By now she could under stand basic commands like “up “ which means to get up on my hand, kisses well we all know what the means, most of her day was spent out of the cage. The young budgie is out of the brooder even at night.
At 6 weeks you should not be feeding the young budgie any more
Or only 1 feed per day, by now they can fly, eat seed, pellet crumbles, drink water, and eat vegies.
Problems with Chicks
As some of us are painfully aware some babies get squashed in the breeding box
Due to 2 main reasons
1 the biggest problem “calcium " lack of usually happens with only SEED eating birds that don’t eat fruit and vegies and do not get a supplement, to counter act the missing foods or Over breeding Hens . 2 rounds then a good 6 months off
2 squashed baby syndrome
Causes Mum is too heavy,
Lack of good nesting materials, and not deep enough,
Signs to look for
Spayed legs, if the bubs legs are to far apart
These are some simple way to stop all of this from happening.
1. add a good vitamin supplement make sure it has Calcium and vitamin D to the birds diet before you start breeding to the birds get use to it
2. use nesting material – we all know that hens take it out but if you wait for her to hatch all of the bubs out then she will be to busy feeding them to care what you are doing . Make sure it is at least 1 inch deep, also for these people that breed show birds try a plastic cockatiel egg to keep mum up off the bubs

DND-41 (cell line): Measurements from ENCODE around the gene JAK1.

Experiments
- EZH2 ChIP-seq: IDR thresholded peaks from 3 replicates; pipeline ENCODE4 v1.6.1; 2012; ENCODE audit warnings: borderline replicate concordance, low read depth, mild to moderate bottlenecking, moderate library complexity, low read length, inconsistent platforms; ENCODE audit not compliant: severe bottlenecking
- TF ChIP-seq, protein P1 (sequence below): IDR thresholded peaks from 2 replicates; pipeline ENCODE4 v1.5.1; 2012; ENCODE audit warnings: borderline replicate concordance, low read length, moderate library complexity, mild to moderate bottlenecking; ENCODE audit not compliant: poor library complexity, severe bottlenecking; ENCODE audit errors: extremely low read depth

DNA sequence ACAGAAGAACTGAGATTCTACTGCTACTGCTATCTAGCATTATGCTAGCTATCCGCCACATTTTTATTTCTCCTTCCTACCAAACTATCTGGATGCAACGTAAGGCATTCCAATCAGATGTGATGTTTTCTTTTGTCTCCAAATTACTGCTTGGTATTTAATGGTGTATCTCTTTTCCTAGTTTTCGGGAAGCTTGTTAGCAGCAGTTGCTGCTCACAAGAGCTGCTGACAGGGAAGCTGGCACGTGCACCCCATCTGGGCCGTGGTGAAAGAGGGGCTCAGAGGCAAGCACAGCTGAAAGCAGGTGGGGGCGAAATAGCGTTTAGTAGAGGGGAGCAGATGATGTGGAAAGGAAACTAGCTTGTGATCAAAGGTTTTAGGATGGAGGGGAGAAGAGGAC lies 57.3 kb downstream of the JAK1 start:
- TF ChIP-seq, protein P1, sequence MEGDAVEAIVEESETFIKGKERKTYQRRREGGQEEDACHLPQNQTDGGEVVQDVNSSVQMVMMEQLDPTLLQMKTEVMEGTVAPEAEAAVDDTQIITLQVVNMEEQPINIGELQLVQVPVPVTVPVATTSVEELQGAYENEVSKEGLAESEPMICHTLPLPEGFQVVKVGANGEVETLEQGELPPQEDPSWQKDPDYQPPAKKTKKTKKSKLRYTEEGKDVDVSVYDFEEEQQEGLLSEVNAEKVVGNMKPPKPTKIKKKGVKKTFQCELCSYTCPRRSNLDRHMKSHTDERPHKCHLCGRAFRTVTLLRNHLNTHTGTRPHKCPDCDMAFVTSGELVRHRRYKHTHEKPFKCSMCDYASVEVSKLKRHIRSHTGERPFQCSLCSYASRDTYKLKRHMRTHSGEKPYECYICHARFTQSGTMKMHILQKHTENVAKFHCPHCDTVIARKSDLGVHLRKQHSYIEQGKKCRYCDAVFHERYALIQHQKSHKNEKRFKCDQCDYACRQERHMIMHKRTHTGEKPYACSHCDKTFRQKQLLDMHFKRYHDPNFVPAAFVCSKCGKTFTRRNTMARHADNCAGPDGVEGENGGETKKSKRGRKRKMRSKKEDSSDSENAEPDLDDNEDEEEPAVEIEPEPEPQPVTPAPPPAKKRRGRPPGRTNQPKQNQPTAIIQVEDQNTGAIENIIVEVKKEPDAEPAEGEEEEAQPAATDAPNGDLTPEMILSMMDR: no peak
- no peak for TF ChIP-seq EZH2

Now for the illness’s that can and do occur with young budgies
1. nestling disease – or the correct name is Polymavirus
The first signs of this are bruising under the skin in the abdomen; you will see these before the baby is 10 days old
Slow emptying crop or not at all
There is no cure for this virus and death will occur with in a few days.
2. Worms - birds should be wormed just like your cat or dog use only a bird safe product its available at any pet store make sure you worm mum & Dad before breeding then again once the bubs are 6 weeks old
3. Mites - scaly face , feather mites, red mites , all should be treated with approved products like ivermectin , lice & mite spray
When I hand raised Lucky, I had a basic understanding of what to do, read all the books, thought I was prepared for what could happen. I was so wrong.
Lucky was very lucky to survive, she thrived with out any infections or complications. She turned 1 in May 2008, at 3 months old she laid eggs in her baby box that she was still sleeping in. Just before her egg were due to hatch “Baby” her partner died, she did not hatch out her own chicks but she helped me raise Cheeky when his mum died suddenly. After Cheeky died, Lucky went up to the aviary she has since raised 2 chicks. Even now I still get kisses she will sit on my shoulder while I’m feeding every one she still talks, not so much but when she wants to.
This is written in the memory of Baby and Cheeky
|Dio||Aug 21 2008, 05:17 PM Post #2|
|Thanks for this, Nat. I hope I never have to use it but at least I can come to one place and find everything I need, if ever...|
|Nat||Aug 22 2008, 04:51 AM Post #3|
|thanks Dio, I hope you never need it.|